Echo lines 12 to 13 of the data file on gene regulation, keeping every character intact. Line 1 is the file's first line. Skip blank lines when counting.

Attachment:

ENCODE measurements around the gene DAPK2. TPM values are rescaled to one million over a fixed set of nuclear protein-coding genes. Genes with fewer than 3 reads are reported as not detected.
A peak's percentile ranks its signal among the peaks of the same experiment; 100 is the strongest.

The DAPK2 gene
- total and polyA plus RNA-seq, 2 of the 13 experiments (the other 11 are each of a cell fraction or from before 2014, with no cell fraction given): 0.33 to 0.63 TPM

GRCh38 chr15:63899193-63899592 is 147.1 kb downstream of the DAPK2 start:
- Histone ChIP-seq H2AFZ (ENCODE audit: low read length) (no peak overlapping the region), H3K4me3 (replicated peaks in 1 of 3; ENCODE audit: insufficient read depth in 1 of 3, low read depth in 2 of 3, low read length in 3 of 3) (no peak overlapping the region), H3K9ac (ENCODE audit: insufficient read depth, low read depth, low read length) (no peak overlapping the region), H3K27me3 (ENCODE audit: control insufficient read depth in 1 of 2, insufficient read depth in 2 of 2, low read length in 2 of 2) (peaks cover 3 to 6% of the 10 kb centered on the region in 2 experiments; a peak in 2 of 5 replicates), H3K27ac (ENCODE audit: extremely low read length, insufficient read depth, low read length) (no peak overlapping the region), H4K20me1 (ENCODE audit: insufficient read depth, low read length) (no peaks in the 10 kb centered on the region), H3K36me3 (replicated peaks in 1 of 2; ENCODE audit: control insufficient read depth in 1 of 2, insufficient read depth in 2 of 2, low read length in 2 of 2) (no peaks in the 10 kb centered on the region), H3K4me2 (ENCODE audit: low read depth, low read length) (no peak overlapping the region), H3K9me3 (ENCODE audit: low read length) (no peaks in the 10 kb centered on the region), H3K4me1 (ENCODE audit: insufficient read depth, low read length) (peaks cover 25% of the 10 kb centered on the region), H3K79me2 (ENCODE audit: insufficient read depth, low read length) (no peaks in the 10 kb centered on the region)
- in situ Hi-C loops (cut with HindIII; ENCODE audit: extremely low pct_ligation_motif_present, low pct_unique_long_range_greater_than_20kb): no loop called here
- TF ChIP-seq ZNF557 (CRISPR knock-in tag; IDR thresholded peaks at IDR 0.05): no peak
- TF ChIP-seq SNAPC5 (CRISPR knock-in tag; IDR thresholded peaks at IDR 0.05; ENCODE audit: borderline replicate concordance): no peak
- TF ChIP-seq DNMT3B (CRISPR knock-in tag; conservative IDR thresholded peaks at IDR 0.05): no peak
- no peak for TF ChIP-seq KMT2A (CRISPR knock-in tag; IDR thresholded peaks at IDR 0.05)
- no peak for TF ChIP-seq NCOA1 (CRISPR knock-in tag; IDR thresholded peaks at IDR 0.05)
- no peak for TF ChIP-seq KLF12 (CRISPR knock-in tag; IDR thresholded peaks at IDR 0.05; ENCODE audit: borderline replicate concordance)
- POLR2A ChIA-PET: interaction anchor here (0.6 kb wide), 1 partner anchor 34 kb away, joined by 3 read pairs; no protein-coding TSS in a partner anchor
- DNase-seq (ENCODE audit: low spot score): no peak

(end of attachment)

- no peak for TF ChIP-seq NCOA1 (CRISPR knock-in tag; IDR thresholded peaks at IDR 0.05)
- no peak for TF ChIP-seq KLF12 (CRISPR knock-in tag; IDR thresholded peaks at IDR 0.05; ENCODE audit: borderline replicate concordance)